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“We bought some shitty Russian code and we actually didn’t really have an opportunity to evaluate that code until we finished, until we really took control over everything,” Monster said.

Royce told the Daily Dot that he wants to do things differently from an operational perspective. While Monster probably didn’t know good code from bad, Royce is a trained computer engineer and said one of the first major updates he made as CEO was regarding security on the platform. Perhaps he will change how things work at Epik. But despite these differences, Royce aligns with Monster’s free-speech absolutist stances that have made his platform so controversial.    

“Epik will continue to stand for free speech. It is extremely important to me to see core values of freedom, truth, and liberty reflected in all we do at Epik,” Royce said in a press release when he started. “I am concerned about free speech as I look at what is happening across America. People are actively trying to silence people like Joe Rogan, Dave Chappelle, and Chris Rock just for talking and telling jokes.”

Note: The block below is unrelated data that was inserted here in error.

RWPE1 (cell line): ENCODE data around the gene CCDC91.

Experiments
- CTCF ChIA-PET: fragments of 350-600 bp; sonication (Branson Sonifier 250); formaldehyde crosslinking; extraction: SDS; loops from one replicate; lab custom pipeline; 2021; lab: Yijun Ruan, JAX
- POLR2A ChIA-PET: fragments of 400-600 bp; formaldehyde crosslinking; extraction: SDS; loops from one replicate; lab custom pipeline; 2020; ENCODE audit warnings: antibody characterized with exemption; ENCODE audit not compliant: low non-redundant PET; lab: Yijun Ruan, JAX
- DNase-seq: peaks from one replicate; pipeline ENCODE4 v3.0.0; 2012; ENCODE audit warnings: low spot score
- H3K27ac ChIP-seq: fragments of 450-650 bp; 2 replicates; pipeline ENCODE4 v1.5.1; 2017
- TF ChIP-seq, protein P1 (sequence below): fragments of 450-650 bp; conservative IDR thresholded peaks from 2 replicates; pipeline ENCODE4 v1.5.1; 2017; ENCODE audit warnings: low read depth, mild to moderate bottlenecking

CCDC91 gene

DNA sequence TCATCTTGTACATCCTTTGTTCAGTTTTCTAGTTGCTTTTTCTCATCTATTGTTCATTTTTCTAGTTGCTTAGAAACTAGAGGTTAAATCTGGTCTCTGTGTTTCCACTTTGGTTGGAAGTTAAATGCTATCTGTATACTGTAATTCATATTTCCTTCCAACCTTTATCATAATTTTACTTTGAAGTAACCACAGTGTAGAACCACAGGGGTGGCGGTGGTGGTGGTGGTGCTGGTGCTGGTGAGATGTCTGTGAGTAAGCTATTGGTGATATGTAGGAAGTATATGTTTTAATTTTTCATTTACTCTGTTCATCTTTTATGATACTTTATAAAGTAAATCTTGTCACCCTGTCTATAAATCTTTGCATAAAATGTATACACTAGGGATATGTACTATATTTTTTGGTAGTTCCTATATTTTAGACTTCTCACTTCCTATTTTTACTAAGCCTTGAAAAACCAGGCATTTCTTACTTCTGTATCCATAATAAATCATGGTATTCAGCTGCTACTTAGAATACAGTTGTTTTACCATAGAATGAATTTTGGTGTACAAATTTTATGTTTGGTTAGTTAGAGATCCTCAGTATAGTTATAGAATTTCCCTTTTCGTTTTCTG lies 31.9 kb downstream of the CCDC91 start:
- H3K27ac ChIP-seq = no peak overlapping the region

During a podcast published by Domain Name Wire on Oct. 24, Royce said that he likes Alex Jones, who is currently facing more than a billion dollars in legal judgments for his defamatory statements regarding the Sandy Hook Massacre. “Say what you will about Alex Jones,” Royce said. “I personally like the guy. I’ve met him numerous times.”

In that same podcast, Royce was asked about escrow funds and whether they were kept separate from operational funds at Epik. Royce said that when he took over as CEO of Epik, “there was kind of a lot of commingling and the separation of operations wasn’t there.”

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An escrow account is an account that is designed to hold funds temporarily in safekeeping for a client. Commingling escrow funds and operational funds not only poses regulatory problems but potentially liquidity problems if too many clients try to withdraw funds at the same time. 

Royce told Daily Dot he didn’t want to comment on the accounting practices of the past leadership under Monster, who is now serving in a non-executive function as chairman of the board. When asked directly about the statements regarding commingled funds, he responded obliquely.

“To be very clear on that, anyone that did business through Masterbucks will be paid in turn,” Royce said. “Any transactions that happened once I took the reins, those are all sacrosanct and I can speak to those very carefully and say there’s no problems with those. But previous transactions before I took over this position, we’re still figuring those out. I’ve got to be honest.”